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Farmer’s Table: Asparagus and Ham Quiche

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By Susan Maslowski

The asparagus season is about to come to an end. I don’t remember a year when the yield has been greater.

Asparagus is one of my favorite vegetables. It is available year-round in supermarkets, but I never buy it there. I always wait for its seasonal debut here in West Virginia. Asparagus heralds spring and signals all of the great things to come from the garden.

I prefer fresh asparagus, picked directly from the garden. Homegrown asparagus stalks can be snapped where the tender area meets the tougher part next to the ground, so there is little to no waste.

Once picked, asparagus quickly loses its vitamins and sugars when left at room temperature. To maintain freshness, stand the asparagus in a container filled with about one inch of water and place it in the refrigerator.

The best way to preserve nutrients is to steam the stalks. The thickness of the spears will determine the amount of time it will take to cook the asparagus. I usually sort my spears by size so they will cook at the same rate. Average-size spears generally take about five minutes to steam, stir-fry or cook in the microwave.

Asparagus has so many nutritional benefits, so it is important to store and cook it properly. It is low in calories, and is an excellent source of fiber, protein and folic acid. Some studies have shown that Alzheimer’s patients have little to no folate levels. A five-ounce serving of asparagus packs a whopping 60 percent of the recommended daily allowance of folacin.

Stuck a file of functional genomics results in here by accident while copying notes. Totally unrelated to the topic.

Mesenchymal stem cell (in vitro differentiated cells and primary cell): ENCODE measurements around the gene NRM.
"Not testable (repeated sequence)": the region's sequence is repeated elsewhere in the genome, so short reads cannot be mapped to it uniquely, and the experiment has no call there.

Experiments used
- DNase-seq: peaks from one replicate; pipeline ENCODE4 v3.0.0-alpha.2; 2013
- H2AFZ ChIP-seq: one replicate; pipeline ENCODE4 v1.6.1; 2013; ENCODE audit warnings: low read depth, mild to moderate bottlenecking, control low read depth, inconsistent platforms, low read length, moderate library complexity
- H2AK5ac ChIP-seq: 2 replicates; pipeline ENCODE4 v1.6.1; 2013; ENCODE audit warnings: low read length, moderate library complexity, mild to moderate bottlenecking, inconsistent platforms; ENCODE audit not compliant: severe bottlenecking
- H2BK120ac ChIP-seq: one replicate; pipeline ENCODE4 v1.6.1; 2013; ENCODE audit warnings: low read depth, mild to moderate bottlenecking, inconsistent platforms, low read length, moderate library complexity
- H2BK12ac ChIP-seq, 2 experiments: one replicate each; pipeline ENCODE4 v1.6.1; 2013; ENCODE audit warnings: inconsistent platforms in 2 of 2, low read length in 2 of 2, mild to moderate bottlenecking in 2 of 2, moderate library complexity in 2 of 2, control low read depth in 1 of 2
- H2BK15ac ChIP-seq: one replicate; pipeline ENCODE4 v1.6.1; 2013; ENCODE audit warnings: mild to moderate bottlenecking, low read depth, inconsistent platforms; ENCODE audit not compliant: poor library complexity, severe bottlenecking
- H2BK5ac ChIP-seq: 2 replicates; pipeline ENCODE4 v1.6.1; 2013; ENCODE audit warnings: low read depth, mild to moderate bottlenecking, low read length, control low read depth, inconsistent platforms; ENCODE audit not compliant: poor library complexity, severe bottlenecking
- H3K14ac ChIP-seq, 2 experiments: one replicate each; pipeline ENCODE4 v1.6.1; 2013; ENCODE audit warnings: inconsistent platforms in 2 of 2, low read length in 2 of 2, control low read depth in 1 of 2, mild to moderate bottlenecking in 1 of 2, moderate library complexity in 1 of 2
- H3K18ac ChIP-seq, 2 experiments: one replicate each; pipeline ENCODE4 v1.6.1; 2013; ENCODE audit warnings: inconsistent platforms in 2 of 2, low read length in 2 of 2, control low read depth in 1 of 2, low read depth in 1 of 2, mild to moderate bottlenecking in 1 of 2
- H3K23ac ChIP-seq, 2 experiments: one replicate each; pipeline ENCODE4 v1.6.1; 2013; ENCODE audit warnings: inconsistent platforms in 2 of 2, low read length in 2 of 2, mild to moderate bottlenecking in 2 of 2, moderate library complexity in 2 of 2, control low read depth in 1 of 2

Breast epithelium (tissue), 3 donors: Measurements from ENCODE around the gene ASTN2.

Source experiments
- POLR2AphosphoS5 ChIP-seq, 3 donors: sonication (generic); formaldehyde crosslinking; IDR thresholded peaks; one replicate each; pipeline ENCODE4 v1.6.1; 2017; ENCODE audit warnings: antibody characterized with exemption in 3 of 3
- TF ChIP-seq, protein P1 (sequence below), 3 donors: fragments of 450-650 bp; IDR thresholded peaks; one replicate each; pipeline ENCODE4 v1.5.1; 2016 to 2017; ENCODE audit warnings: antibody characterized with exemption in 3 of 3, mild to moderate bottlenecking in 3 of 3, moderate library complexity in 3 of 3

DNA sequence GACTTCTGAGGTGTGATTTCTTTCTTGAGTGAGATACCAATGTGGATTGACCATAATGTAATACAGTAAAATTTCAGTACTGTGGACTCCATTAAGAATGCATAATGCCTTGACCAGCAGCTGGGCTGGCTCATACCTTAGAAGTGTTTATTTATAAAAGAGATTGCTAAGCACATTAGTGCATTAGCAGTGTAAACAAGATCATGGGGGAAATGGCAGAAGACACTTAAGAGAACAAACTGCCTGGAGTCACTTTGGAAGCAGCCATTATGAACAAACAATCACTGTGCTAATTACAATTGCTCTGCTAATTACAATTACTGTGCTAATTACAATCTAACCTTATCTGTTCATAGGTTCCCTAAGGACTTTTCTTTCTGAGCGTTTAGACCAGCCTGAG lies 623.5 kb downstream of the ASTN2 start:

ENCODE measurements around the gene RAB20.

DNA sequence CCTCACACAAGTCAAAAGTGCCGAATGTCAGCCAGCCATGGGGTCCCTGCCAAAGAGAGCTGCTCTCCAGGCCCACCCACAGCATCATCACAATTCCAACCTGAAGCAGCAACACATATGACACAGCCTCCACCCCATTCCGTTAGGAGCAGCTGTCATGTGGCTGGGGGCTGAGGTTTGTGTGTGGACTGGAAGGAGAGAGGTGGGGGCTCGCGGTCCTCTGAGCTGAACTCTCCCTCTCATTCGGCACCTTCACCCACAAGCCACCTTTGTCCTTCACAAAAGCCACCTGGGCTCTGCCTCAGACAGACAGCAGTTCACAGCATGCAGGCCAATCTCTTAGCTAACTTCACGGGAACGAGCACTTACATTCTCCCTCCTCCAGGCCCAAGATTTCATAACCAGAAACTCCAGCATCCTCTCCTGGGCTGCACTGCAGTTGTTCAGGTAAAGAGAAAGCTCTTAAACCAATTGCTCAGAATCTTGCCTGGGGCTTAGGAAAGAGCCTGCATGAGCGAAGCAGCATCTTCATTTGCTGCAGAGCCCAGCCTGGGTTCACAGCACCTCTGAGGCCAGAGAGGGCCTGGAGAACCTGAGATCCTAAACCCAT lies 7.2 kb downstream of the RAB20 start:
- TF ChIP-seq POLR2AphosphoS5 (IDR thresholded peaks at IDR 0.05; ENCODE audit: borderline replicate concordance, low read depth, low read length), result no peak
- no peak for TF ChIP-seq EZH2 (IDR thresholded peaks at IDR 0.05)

Asparagus helps dissolve uric acid and contains the highest glutathione level of tested foods. Glutathione is a potent antioxidant and anti-carcinogen.

My asparagus bed was established in the ‘70s. I have tried many asparagus dishes, and I continue to add to my recipe collection. Asparagus can be steamed, roasted and grilled. I have used it in soups, salads and entrees. I have an asparagus cookbook that uses the tender stalks in desserts, although, I must admit, I have yet to try asparagus cheesecake or asparagus ice cream.

There is only a short time remaining to take advantage of locally grown asparagus. When the season ends, I bid farewell and wait until April rolls around again.

Asparagus and Ham Quiche

Crust for a single-crust 9-inch pie

¾ pound asparagus, cut into ½-inch lengths

2 tablespoons butter

1 medium onion, chopped

1-½ cups cheddar cheese

1 cup finely diced ham

4 eggs

1 cup half-and-half

½ teaspoon salt

½ teaspoon dry mustard

Dash of pepper

Cook asparagus in boiling salted water until bright green and tender-crisp (about 3 minutes). Drain well.

Preheat oven to 425 degrees. Roll out pastry and line pie-pan. Carefully prick the crust with a fork, being careful not to prick all the way through to the pan. Bake blind for about 10 minutes. Remove from oven and reduce temperature to 350 degrees.

Melt butter in frying pan. Add onions and cook for about 3 to 5 minutes, until softened.

Sprinkle ¾ cup of cheese into pastry shell. Evenly distribute onions, ham and asparagus over top.

In a small bowl, beat eggs, half-and-half, salt, mustard and pepper together. Pour over asparagus mixture in pie shell. Sprinkle with remaining cheese.

Bake until golden brown and a knife inserted comes out clean (about 45 minutes). Let stand 10 minutes before cutting.

For questions about recipes or other information, contact Susan Maslowski at mudriverpottery@aol.com or go to our websites at metrokanawha.com and putnamreview.com. Susan also has a Farmer’s Table Facebook page.


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